By Pimuk Rakkanam and Nasueroh
2015-06-19
150619-TH-brn-620

Barisan Revolusi Nasional chief Hassan Bin Toyib leaves a ceremony in Kuala Lumpur launching a peace-process dialogue with the Thai government, Feb, 28, 2013.

AFP

Thai officials trying to restart peace talks with southern rebels are having difficulty getting different insurgent factions to the negotiating table, a person closely involved in the process told BenarNews.

Maj. Gen. Nakrob Boonbuathong, of the Internal Security Operation Command (ISOC), said in a phone interview on Friday that he was nevertheless pressing on with efforts to get a new round of official talks going with separatists from Thailand’s Deep South region.

The process was still in the delicate stage of confidence building, as he described it.

“There is a need to build triangular trust among Thailand, Malaysia and the various dissident groups,” Nakrob said.

Last month, he had told BenarNews that Malaysia-brokered peace talks were expected to take place in late May or early June. Earlier in May, Gen. Prawit Wongsuwan, Thailand’s deputy prime minister and defense minister, went on the record as saying that talks likely would happen later that month.

A fresh round of talks was being held up because elements among the “dissident” groups with different views had yet to agree to come back to the table, Nakrob said.

“We need to build mutual trust,” he said, “And to verify that they are legitimate representatives. I didn’t know who is who and what type of person they are.”

Secret meeting

According to a Thai academic involved in previous rounds of peace talks, Thai government negotiators held a secret meeting early this month with rebel-group representatives in Kuala Lumpur.

They were trying to broker a ceasefire ahead of the talks, but the two sides came away empty-handed.

“As far as I know, there was a meeting on June 8 or 9, between the Thai government representatives and those of MARA Patani, in Kuala Lumpur,” Srisompob Jitpiromsri, an assistant professor and director of the Center for Conflict Studies and Cultural Diversity at Prince of Songkla University in Pattani province, told BenarNews.

Srisompob was referring to an umbrella group, MARA Patani, which was established recently among six rebel groups in order to negotiate with the government as a united front.

The umbrella consists of three factions of the Patani United Liberation Organization (PULO) and three other rebel groups: the Barisan Revolusi Nasional (BRN), Barisan Islam Perberbasan Patani (BIPP), and Gerakan Mujahideen Islami Patani (GMIP).

These are separatist groups that have been fighting the Thai government in order to bring about the predominantly Muslim Deep South’s secession from the kingdom. The region comprises the provinces of Pattani, Yala, Narathiwat and some districts in Songkhla province.

According to Srisompob, the secret talks in Kuala Lumpur focused on a proposed truce during the Islamic holy month of Ramadan, which started Thursday.

“There was a talk of a ‘ceasefire’ during Ramadan period but both sides could not strike such an agreement. We cannot say that there was an agreement to cease fire during Ramadan,” he said.

Ramadan-time amnesty

Maj. Gen. Nakrob would not confirm that a pre-talk meeting with various rebel groups had taken place in Malaysia earlier this month.

But he acknowledged that the government tried to persuade the rebel side to agree to a truce as a precursor to peace talks.

“I talked about the truce, not only for the Ramadan time but for any other activities for the sake of unity of human races and their beliefs,” he said.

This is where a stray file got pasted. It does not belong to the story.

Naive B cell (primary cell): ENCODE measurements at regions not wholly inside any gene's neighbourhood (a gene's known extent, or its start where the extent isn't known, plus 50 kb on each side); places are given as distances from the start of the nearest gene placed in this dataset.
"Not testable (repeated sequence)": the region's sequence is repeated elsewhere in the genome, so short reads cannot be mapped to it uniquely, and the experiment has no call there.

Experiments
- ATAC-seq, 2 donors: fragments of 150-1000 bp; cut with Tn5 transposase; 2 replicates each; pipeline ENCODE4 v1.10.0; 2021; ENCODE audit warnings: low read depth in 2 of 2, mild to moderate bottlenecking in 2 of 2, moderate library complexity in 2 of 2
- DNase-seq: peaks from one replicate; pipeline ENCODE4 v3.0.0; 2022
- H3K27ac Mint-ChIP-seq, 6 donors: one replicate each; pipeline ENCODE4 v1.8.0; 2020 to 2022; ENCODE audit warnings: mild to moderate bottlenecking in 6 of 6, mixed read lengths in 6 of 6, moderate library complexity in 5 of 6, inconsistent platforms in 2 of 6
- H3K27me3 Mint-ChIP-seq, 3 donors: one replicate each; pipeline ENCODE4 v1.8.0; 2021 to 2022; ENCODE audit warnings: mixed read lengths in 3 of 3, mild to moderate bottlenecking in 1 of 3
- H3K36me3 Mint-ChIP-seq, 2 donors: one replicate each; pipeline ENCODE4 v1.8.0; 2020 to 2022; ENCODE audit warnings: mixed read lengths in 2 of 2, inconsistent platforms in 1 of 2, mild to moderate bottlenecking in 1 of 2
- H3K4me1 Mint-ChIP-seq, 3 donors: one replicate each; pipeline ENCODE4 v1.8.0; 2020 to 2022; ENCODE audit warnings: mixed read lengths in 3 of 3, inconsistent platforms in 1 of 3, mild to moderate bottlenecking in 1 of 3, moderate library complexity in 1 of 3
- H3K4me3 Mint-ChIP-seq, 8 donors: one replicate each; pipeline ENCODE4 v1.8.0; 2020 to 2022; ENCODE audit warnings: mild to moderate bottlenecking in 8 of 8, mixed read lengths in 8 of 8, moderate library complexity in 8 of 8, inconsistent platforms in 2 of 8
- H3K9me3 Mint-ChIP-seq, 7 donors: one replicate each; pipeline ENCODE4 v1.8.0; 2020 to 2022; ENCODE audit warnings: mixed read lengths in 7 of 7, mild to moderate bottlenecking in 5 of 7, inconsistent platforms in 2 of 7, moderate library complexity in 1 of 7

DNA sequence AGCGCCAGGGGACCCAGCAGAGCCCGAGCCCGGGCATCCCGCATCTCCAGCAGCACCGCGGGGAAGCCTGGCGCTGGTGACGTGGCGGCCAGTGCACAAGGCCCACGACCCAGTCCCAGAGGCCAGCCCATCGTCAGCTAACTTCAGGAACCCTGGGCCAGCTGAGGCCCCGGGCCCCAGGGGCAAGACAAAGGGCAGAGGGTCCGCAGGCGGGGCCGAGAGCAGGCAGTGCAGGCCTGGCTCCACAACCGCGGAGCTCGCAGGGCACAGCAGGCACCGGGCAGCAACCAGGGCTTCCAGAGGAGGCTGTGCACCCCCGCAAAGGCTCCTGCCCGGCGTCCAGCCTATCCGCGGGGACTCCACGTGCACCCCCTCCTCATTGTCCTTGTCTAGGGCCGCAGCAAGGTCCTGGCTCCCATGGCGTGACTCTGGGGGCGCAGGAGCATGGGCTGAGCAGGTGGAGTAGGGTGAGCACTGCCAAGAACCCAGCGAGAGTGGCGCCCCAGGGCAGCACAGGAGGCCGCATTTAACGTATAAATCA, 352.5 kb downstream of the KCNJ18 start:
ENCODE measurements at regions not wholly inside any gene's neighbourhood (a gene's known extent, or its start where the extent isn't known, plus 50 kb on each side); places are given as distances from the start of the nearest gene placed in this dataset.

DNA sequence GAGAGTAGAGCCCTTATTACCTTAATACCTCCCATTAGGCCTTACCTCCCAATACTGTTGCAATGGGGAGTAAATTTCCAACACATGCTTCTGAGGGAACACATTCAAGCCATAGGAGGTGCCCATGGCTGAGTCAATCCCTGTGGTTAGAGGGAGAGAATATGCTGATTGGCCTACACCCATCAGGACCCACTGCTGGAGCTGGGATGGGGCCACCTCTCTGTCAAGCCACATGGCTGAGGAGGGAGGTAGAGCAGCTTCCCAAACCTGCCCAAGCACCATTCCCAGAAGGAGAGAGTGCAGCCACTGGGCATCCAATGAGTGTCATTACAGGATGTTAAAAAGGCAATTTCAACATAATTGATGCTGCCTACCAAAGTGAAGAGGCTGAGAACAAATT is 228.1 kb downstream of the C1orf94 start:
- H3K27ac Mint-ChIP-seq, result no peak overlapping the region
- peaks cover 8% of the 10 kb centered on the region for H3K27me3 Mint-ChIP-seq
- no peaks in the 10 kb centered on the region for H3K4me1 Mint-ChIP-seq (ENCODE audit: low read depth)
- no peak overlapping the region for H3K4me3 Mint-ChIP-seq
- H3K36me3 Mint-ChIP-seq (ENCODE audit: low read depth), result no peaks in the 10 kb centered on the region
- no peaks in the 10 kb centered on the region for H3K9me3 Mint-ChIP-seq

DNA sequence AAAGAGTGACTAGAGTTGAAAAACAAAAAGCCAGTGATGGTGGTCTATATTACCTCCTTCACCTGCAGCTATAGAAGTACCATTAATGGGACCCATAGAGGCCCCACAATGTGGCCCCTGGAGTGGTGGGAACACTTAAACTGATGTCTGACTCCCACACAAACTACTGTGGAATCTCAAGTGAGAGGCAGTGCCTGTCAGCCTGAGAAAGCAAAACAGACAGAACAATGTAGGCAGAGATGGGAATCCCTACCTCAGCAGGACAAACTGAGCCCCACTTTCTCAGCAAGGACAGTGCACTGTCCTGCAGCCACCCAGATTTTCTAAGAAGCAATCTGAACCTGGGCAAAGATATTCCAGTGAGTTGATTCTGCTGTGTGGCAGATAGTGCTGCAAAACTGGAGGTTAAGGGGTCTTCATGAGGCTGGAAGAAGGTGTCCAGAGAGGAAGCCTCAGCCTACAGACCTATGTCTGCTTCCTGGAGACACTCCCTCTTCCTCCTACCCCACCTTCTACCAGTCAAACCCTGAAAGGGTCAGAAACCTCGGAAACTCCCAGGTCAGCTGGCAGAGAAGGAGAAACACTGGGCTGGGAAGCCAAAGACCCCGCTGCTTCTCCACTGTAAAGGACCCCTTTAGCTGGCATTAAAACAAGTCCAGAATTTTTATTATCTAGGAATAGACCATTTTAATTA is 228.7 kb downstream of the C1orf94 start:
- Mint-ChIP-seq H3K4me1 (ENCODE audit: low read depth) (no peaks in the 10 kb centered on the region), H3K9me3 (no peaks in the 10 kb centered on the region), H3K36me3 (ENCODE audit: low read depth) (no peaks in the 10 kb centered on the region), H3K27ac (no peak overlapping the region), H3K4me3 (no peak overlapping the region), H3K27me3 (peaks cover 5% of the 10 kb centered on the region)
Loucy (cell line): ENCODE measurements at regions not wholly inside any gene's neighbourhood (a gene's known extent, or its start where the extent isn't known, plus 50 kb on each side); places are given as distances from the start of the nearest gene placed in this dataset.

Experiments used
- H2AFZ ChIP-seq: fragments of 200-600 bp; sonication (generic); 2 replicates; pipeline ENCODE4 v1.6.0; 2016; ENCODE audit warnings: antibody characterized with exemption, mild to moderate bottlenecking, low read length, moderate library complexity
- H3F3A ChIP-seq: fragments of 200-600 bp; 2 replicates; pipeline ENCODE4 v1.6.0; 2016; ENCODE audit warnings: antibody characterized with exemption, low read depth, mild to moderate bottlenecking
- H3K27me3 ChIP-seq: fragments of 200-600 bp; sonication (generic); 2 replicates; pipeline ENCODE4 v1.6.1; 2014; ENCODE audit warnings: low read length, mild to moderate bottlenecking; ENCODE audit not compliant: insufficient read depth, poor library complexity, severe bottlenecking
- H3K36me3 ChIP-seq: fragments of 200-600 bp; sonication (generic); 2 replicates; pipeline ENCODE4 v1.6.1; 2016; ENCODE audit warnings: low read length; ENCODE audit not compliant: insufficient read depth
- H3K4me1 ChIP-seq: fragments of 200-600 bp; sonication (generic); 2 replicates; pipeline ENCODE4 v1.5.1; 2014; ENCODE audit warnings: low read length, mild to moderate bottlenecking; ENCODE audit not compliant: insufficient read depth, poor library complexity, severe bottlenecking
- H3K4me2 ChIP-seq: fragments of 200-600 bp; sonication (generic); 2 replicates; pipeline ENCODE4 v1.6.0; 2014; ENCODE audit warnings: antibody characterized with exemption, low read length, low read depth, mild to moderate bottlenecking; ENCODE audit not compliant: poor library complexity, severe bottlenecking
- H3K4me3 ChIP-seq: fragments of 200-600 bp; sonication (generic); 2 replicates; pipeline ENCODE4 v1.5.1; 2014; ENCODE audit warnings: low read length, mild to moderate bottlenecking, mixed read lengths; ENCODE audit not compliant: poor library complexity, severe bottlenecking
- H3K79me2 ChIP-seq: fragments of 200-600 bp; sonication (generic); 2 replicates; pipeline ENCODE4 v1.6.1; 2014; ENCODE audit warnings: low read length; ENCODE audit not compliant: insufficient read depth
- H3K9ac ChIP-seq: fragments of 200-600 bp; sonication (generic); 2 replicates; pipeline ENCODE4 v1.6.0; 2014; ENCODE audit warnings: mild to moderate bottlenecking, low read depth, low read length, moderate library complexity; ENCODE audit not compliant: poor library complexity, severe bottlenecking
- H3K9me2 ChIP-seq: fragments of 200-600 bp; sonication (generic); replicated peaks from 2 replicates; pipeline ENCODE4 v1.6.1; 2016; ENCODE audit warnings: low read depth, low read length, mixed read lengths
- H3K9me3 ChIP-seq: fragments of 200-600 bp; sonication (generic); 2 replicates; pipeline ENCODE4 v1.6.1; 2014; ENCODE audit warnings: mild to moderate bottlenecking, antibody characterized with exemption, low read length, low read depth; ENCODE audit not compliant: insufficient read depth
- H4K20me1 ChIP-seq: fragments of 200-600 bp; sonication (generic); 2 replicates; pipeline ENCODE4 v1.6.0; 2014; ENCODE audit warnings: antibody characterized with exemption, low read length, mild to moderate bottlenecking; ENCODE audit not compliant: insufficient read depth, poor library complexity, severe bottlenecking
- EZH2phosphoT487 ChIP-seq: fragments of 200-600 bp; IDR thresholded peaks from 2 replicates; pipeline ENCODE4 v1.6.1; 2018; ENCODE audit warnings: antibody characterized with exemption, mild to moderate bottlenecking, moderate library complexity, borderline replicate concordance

As many as 473 southern rebels, however, did agree to take part in a Thai military program granting temporary immunity from arrest so they could come out of hiding and reunite with their families during Ramadan, officials said.

The temporary immunity was granted on condition that they not commit acts of violence during the Muslim holy month, Thai officials said.

The program kicked off at a ceremony in Narathiwat on Monday.

Past talks

A new round of talks would be the first under the Thai junta, which seized power from the civilian-led government of Prime Minister Yingluck Shinawatra in May 2014.

The last round of talks took place under her watch, but they stalled in December 2013.

Thailand signed an initial agreement with BRN in Kuala Lumpur in February 2013, which paved the way for two consequent rounds of talks.

That process hit a snag when BRN chief negotiator Hassan Bin Toyib later announced five demands via a video posted on YouTube that the government rejected.

Those demands called for the government to grant all territory within the Deep South sovereignty and to recognize the “Patani Malay Nation.”

The rebels’ demands were too extreme and left no room for progress in the negotiations, Srisompob said.

“There were no adjustments to the terms or demands. For instance, the demands on identity (of Patani Malay), self-ruling or autonomy, the ones they have been asking for a long time,” he said.

‘Our ultimate goal’

In a separate interview, an insurgent based in Pattani’s Nong Chik district said that secessionists rejected the concept of autonomy, or Patani Maha Nakhon , and would accept nothing less than sovereignty over the land.

“For our organization, there is no such thing as Patani Maha Nakhon as being pitched by the civil society,” the rebel, who spoke on condition of anonymity and that he not be identified by affiliation, told BenarNews.

To prove its sincerity in building up mutual trust ahead of any new peace talks, the Thai government should release insurgent Sama-ea Sa-ae, also known as Hayee Isama-ea Thanam, by the end of Ramadan, the rebel said.

“The land is our ultimate goal. The promoters of the autonomy idea are putting their words into Patani Malay people’s mouths,” he said.

http://www.benarnews.org/english/news/thai/peace-talks-06192015175749.html